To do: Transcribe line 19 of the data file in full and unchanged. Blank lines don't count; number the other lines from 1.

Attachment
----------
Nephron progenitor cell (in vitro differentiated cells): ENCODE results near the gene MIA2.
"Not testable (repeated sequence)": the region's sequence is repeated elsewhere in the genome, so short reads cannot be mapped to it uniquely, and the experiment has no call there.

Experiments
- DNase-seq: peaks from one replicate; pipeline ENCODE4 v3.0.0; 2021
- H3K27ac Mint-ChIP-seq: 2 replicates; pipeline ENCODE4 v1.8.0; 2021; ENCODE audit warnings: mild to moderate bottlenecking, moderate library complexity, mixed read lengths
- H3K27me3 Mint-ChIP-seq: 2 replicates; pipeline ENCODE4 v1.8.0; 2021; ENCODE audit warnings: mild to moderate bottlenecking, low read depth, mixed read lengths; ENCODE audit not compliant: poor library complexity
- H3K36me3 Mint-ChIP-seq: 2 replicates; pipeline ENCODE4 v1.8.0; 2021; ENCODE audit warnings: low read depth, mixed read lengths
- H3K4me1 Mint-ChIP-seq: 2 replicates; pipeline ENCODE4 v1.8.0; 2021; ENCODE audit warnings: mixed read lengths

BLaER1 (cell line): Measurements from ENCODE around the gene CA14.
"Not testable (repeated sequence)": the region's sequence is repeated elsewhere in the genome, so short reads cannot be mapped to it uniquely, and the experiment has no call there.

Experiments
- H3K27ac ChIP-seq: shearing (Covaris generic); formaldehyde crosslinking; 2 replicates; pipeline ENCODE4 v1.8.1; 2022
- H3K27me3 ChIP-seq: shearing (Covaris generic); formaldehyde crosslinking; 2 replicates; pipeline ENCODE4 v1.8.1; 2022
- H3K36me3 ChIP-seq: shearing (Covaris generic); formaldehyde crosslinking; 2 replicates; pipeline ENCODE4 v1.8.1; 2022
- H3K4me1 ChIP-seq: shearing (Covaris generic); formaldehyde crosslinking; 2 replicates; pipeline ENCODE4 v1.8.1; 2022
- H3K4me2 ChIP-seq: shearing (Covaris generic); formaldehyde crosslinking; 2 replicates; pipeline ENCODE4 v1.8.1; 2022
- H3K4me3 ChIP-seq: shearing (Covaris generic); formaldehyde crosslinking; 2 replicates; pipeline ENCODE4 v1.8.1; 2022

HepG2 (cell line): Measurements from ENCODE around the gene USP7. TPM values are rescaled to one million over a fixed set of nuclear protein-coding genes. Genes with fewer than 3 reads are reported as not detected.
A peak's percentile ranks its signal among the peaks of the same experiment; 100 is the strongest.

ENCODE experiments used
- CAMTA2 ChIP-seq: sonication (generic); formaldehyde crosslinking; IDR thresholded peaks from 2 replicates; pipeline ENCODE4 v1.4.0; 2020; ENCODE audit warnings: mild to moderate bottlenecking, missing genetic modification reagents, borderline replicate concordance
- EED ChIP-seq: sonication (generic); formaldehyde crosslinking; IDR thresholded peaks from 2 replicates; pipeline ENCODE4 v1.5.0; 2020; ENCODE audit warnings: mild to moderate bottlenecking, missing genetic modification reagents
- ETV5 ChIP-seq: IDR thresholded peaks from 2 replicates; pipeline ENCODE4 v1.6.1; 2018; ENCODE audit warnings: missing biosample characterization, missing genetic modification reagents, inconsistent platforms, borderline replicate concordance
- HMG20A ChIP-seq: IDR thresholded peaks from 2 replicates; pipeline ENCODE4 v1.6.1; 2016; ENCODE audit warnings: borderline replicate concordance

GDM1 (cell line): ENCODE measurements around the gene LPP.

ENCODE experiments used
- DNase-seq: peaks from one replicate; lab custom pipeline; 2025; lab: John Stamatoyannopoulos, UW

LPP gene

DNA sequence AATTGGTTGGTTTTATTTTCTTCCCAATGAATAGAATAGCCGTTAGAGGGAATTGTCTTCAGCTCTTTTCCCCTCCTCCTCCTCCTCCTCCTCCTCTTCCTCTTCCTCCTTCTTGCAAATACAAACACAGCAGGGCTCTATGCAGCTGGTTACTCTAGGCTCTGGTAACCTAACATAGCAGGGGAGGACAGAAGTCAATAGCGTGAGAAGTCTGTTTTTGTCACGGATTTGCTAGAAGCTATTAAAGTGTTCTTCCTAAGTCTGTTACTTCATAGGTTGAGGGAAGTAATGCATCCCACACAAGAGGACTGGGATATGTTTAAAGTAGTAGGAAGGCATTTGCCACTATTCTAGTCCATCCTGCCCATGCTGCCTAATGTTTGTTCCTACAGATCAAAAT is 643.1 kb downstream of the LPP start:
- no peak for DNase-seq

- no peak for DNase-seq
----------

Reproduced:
A peak's percentile ranks its signal among the peaks of the same experiment; 100 is the strongest.